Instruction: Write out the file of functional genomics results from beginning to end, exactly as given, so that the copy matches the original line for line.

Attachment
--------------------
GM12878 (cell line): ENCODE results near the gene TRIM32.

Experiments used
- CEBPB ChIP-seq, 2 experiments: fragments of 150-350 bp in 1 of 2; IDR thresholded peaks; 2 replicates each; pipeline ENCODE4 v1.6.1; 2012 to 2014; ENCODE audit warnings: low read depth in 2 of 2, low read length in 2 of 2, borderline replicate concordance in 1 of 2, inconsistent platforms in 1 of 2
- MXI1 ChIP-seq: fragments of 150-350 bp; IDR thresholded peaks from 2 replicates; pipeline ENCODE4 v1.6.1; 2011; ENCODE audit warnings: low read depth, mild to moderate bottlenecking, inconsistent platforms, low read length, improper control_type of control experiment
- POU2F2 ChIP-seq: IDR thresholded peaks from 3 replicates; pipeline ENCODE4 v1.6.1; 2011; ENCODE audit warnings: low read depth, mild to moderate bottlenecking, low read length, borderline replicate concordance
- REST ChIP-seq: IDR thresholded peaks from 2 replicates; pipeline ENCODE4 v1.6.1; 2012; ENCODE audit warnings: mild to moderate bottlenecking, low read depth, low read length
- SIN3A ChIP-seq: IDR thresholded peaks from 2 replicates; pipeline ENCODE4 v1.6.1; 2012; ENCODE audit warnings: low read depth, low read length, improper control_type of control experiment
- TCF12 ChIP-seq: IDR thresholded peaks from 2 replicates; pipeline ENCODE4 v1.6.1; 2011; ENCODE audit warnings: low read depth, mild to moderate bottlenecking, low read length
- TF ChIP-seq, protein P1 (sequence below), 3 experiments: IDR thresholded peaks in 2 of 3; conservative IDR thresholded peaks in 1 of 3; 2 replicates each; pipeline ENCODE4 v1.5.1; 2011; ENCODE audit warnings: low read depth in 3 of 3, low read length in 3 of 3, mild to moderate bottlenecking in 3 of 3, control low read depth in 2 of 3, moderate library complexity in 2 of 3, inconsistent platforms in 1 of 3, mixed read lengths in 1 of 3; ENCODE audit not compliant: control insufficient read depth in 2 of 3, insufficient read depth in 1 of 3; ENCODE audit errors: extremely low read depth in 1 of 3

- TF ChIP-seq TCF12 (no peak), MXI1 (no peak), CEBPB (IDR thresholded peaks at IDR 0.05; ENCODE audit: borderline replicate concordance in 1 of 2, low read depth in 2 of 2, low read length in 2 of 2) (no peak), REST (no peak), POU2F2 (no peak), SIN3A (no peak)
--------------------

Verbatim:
GM12878 (cell line): ENCODE results near the gene TRIM32.

Experiments used
- CEBPB ChIP-seq, 2 experiments: fragments of 150-350 bp in 1 of 2; IDR thresholded peaks; 2 replicates each; pipeline ENCODE4 v1.6.1; 2012 to 2014; ENCODE audit warnings: low read depth in 2 of 2, low read length in 2 of 2, borderline replicate concordance in 1 of 2, inconsistent platforms in 1 of 2
- MXI1 ChIP-seq: fragments of 150-350 bp; IDR thresholded peaks from 2 replicates; pipeline ENCODE4 v1.6.1; 2011; ENCODE audit warnings: low read depth, mild to moderate bottlenecking, inconsistent platforms, low read length, improper control_type of control experiment
- POU2F2 ChIP-seq: IDR thresholded peaks from 3 replicates; pipeline ENCODE4 v1.6.1; 2011; ENCODE audit warnings: low read depth, mild to moderate bottlenecking, low read length, borderline replicate concordance
- REST ChIP-seq: IDR thresholded peaks from 2 replicates; pipeline ENCODE4 v1.6.1; 2012; ENCODE audit warnings: mild to moderate bottlenecking, low read depth, low read length
- SIN3A ChIP-seq: IDR thresholded peaks from 2 replicates; pipeline ENCODE4 v1.6.1; 2012; ENCODE audit warnings: low read depth, low read length, improper control_type of control experiment
- TCF12 ChIP-seq: IDR thresholded peaks from 2 replicates; pipeline ENCODE4 v1.6.1; 2011; ENCODE audit warnings: low read depth, mild to moderate bottlenecking, low read length
- TF ChIP-seq, protein P1 (sequence below), 3 experiments: IDR thresholded peaks in 2 of 3; conservative IDR thresholded peaks in 1 of 3; 2 replicates each; pipeline ENCODE4 v1.5.1; 2011; ENCODE audit warnings: low read depth in 3 of 3, low read length in 3 of 3, mild to moderate bottlenecking in 3 of 3, control low read depth in 2 of 3, moderate library complexity in 2 of 3, inconsistent platforms in 1 of 3, mixed read lengths in 1 of 3; ENCODE audit not compliant: control insufficient read depth in 2 of 3, insufficient read depth in 1 of 3; ENCODE audit errors: extremely low read depth in 1 of 3

- TF ChIP-seq TCF12 (no peak), MXI1 (no peak), CEBPB (IDR thresholded peaks at IDR 0.05; ENCODE audit: borderline replicate concordance in 1 of 2, low read depth in 2 of 2, low read length in 2 of 2) (no peak), REST (no peak), POU2F2 (no peak), SIN3A (no peak)